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Lately we’ve been working on expanding our GPU coverage to include more GPUs that are only sold as part of a package. Up until now we’ve mostly focused on 4 classes of GPUs: Desktop, Mobile/IGP, High Performance Computing (HPC), and we’ve spent some time dabbling with System on a Chip (SoC) GPUs for smartphones/tablets/netbooks. This range of products mostly covers the different GPUs seen in consumer products and in commercial supercomputing, but there is still a large gap in there for non-consumer business uses. This is the embedded market, and today we’re expanding our GPU coverage to include those GPUs.

Kicking off our coverage of embedded GPUs is AMD’s Radeon E6760, which is launching today. The E6760 is the latest and greatest AMD embedded video card, utilizing the Turks GPU (6600/6700M) from AMD’s value lineup. The E6760 isn’t a product most of us will be buying directly, but if AMD has it their way it’s a product a lot of us will be seeing in action in the years to come in embedded devices.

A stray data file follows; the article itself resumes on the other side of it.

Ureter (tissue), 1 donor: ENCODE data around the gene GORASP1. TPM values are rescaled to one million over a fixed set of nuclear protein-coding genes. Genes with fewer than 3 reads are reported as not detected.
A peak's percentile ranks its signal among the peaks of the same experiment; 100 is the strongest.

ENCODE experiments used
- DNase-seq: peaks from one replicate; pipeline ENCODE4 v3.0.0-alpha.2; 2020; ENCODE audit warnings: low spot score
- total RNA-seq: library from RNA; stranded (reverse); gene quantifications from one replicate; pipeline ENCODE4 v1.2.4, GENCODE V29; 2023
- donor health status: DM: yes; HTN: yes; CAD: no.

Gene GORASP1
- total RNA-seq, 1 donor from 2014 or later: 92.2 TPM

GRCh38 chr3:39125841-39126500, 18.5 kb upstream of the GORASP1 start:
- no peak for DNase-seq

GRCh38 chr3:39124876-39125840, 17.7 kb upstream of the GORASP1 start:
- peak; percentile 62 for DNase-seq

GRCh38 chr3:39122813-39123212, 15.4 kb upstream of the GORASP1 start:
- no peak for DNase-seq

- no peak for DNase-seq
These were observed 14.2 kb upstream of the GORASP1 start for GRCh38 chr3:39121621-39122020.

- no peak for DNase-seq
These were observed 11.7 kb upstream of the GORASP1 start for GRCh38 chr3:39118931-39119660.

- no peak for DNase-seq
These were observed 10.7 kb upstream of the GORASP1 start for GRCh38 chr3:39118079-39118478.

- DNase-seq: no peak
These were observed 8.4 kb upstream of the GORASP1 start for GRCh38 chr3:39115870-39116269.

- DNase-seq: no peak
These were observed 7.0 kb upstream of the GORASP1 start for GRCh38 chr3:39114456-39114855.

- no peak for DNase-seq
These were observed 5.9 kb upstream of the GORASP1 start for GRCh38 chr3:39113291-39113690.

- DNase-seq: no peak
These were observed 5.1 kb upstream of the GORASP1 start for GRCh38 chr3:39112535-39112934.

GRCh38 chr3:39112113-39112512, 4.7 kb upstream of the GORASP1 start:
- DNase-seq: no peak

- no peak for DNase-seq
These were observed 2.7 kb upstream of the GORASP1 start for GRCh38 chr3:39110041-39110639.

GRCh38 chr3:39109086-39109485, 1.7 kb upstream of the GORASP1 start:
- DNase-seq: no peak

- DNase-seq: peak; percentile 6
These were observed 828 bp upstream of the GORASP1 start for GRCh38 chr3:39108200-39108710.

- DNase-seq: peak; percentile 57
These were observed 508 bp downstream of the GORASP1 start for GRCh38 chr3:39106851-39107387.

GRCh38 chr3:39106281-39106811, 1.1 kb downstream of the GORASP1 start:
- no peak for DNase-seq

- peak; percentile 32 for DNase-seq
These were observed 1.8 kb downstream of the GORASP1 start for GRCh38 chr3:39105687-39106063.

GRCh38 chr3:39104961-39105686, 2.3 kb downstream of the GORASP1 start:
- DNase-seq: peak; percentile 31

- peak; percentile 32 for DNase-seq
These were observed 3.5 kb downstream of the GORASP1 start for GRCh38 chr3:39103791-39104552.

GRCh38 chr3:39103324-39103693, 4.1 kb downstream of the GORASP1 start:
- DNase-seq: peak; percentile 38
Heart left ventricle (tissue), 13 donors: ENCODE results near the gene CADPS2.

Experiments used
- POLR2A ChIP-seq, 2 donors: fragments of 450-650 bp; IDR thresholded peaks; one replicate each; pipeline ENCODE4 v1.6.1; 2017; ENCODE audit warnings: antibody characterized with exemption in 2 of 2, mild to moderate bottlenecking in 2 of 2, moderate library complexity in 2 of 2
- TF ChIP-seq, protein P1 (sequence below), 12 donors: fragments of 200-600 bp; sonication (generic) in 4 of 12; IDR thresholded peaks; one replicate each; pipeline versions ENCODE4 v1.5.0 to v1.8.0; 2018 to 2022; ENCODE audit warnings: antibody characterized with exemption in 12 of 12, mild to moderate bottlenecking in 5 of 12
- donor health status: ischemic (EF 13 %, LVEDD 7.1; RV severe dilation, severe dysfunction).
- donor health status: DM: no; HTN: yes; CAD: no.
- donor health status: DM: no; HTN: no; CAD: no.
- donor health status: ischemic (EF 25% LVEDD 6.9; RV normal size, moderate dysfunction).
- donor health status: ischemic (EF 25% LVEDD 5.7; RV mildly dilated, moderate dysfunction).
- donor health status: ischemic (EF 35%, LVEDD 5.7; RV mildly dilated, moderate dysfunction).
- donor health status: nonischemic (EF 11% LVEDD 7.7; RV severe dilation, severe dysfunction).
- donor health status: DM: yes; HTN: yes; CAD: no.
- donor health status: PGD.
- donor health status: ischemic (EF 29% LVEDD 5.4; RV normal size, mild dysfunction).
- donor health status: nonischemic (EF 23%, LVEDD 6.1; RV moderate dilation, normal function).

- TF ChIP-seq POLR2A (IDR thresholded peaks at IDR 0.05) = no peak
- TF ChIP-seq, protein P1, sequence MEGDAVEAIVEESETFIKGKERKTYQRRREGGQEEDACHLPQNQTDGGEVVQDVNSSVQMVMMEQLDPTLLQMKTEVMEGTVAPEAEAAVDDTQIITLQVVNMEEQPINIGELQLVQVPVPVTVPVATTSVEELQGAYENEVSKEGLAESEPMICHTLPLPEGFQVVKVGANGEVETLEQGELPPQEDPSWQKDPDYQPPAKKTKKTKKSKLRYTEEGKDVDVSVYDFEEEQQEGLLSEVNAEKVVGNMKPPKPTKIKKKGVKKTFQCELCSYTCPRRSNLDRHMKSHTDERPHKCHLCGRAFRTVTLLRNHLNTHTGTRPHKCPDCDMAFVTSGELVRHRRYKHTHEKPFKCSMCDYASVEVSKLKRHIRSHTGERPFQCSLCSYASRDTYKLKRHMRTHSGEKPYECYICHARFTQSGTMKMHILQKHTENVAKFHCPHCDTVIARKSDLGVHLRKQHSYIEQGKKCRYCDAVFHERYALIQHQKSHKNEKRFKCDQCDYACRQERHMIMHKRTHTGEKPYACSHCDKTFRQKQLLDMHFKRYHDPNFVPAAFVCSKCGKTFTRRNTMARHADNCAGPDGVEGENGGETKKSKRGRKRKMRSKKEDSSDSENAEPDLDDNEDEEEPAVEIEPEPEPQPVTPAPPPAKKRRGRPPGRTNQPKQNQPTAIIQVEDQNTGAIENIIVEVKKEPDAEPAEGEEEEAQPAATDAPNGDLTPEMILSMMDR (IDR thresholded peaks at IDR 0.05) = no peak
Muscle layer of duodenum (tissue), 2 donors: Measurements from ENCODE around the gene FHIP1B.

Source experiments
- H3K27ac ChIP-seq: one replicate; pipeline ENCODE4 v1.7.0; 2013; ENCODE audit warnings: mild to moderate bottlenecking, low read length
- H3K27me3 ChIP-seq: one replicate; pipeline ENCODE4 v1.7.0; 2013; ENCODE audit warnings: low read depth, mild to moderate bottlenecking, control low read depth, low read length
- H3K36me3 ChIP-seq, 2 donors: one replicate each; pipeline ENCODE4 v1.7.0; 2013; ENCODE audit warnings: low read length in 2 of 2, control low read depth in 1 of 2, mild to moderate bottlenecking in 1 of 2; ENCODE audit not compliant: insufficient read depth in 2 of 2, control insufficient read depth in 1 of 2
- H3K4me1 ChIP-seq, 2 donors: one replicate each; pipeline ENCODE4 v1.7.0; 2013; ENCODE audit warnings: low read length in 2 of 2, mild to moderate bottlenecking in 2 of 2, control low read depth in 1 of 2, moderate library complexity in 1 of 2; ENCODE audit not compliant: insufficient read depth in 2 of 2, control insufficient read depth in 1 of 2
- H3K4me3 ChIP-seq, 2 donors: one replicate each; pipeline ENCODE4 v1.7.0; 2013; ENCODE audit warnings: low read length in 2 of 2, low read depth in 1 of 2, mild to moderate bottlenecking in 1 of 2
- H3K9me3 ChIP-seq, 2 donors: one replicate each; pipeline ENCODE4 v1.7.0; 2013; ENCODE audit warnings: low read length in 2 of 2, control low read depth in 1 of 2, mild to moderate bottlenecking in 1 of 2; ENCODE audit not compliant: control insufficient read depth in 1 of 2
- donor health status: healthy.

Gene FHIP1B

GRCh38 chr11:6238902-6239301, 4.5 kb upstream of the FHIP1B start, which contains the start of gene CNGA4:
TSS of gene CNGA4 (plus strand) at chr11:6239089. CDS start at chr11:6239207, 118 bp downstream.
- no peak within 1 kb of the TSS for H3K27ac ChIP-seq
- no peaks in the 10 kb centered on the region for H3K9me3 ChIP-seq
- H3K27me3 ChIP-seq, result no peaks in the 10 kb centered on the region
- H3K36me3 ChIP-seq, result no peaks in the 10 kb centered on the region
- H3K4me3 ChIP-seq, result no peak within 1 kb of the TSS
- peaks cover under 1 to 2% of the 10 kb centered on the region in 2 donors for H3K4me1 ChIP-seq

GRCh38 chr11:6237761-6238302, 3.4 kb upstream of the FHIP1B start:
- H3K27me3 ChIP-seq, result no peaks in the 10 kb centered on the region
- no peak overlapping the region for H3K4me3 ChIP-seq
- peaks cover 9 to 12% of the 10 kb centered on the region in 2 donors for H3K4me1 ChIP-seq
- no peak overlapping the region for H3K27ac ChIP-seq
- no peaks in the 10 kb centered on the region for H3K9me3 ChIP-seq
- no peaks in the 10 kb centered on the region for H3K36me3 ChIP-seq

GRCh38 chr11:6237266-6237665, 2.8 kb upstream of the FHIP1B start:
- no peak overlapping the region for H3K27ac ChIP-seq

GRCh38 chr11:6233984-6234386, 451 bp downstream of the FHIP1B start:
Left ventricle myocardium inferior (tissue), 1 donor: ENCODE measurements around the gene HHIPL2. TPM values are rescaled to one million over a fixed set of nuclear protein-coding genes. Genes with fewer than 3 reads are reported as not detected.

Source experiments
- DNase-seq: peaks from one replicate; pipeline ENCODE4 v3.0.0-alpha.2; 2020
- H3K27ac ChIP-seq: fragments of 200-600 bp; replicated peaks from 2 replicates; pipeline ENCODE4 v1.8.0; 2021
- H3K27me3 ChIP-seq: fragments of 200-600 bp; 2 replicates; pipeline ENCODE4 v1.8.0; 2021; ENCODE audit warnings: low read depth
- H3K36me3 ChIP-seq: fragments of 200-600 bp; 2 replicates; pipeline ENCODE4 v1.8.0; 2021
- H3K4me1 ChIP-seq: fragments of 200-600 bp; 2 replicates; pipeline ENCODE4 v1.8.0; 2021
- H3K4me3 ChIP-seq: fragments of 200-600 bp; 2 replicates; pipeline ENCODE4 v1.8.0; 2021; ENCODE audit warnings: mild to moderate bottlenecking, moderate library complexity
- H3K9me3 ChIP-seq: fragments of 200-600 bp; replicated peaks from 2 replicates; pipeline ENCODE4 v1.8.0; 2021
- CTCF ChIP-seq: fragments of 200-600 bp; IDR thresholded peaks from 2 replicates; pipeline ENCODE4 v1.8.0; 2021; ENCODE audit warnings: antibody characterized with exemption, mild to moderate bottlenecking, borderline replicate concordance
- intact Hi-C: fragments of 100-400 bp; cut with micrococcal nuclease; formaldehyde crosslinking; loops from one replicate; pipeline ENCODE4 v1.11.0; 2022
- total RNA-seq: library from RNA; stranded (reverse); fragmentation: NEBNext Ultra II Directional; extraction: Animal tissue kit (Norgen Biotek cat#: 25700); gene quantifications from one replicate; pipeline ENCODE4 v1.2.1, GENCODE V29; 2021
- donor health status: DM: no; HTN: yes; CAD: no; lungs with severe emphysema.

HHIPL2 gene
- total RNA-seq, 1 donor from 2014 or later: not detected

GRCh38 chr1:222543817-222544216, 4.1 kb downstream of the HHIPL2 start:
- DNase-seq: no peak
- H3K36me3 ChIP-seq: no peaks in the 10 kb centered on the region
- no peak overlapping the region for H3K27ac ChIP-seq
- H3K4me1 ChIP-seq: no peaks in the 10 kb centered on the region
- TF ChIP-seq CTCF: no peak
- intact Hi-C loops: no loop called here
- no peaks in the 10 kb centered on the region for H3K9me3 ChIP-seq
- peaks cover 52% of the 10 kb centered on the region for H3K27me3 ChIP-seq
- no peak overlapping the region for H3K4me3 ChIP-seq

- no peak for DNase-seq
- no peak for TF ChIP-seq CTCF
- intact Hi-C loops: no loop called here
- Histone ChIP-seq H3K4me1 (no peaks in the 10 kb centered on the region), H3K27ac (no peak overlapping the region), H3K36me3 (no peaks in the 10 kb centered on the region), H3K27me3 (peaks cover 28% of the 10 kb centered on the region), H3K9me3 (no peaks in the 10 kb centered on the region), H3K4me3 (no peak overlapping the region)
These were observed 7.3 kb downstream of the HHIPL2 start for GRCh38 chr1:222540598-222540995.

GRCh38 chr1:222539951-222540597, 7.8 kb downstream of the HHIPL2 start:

AMD Radeon E6760 AMD Radeon E4690 AMD Radeon E2400
Stream Processors 480 320 40
Texture Units 24 32 4
ROPs 8 8 4
Core Clock 600MHz 600MHz 600MHz
Memory Clock 800MHz (3.2GHz data rate) GDDR5 700MHz (1.4GHz data rate) GDDR3 700MHz (1.4GHz data rate) GDDR3
Memory Bus Width 128-bit 128-bit 64-bit
VRAM 1GB 512MB 128MB
Max Displays 6 2 2
Architecture Turks RV730 RV610
Transistor Count 716M 514M 180M
TDP 35W 25W 13W
Manufacturing Process TSMC 40nm TSMC 55nm TSMC 65nm
MCM Package Size 37.5mm x 37.5mm 35mm x 35mm 31mm x 31mm

As we mentioned previously, the E6760 is based on the Turks GPU. Specifically, AMD’s embedded video cards are based on their mobile products, so the E6760 is derived from the 6700M series both in performance and naming. For the sake of consistency we’re going to be referring to the E6760 as a video card – AMD refers to it as a GPU, but this confuses the product (processor + RAM on a MCM package) with the fact that normally just the graphics processor is referred to as the GPU.

The E6760 replaces the RV730 based E4690 (4600/4600M) as AMD’s top of the line embedded video card, which at a couple of generations old makes the E6760 a bigger step up than we normally see in the desktop/mobile space; on top of 50% more SPs, it has all of the architectural enhancements from the Radeon 5000 and 6000 series.  Utilizing a fully enabled Turks GPU with a core clock of 600MHz and a memory clock of 800MHz (3.2GHz data rate), in terms of performance the E6760 is effectively a 6750M suitable for soldering directly onto a motherboard, or in comparison to desktop parts it performs closely to a 6750 with significantly lower power consumption. The TDP of the card is 35W, owing to its mobile heritage. This includes the 1GB of GDDR5 on the MCM package.